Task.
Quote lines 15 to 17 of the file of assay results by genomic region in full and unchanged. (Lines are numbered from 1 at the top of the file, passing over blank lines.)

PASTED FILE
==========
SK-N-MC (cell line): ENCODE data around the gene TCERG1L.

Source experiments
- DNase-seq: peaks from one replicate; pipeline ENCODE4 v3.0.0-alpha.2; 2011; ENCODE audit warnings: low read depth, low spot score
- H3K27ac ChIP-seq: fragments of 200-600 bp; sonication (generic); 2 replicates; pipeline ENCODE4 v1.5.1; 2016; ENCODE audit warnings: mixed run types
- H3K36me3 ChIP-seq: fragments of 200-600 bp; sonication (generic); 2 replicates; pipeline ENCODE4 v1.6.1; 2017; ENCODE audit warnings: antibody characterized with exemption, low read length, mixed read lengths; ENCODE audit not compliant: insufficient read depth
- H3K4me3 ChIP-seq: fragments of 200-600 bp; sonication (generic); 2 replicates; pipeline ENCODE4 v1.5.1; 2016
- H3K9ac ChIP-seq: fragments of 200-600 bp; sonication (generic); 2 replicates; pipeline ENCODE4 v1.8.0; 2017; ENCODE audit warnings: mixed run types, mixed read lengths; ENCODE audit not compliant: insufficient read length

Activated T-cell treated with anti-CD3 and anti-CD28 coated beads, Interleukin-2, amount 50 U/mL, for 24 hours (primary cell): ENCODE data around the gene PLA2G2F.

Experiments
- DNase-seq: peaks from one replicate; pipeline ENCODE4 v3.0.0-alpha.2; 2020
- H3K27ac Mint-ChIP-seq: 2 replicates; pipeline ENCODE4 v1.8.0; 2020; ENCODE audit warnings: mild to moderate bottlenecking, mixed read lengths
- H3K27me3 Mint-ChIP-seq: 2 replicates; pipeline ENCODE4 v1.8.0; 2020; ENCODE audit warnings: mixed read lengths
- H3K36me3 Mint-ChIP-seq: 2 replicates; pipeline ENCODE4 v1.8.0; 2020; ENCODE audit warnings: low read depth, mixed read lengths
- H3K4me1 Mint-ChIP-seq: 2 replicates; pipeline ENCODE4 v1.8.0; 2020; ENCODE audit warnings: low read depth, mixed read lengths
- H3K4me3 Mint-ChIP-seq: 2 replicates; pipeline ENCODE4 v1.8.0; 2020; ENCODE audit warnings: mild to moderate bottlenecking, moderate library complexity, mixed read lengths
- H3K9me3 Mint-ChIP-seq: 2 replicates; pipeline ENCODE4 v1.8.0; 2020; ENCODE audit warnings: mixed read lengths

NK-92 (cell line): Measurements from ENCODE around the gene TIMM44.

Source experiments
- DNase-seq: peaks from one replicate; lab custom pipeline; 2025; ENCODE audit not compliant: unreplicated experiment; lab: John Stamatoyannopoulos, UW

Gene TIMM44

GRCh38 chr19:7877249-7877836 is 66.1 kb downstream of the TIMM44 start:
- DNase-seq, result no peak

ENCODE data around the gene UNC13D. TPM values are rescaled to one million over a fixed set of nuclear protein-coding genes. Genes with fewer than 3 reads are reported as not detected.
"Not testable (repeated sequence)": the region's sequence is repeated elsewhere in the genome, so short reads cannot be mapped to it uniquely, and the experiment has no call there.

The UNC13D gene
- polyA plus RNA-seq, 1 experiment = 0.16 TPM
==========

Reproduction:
- H3K4me3 Mint-ChIP-seq: 2 replicates; pipeline ENCODE4 v1.8.0; 2020; ENCODE audit warnings: mild to moderate bottlenecking, moderate library complexity, mixed read lengths
- H3K9me3 Mint-ChIP-seq: 2 replicates; pipeline ENCODE4 v1.8.0; 2020; ENCODE audit warnings: mixed read lengths

NK-92 (cell line): Measurements from ENCODE around the gene TIMM44.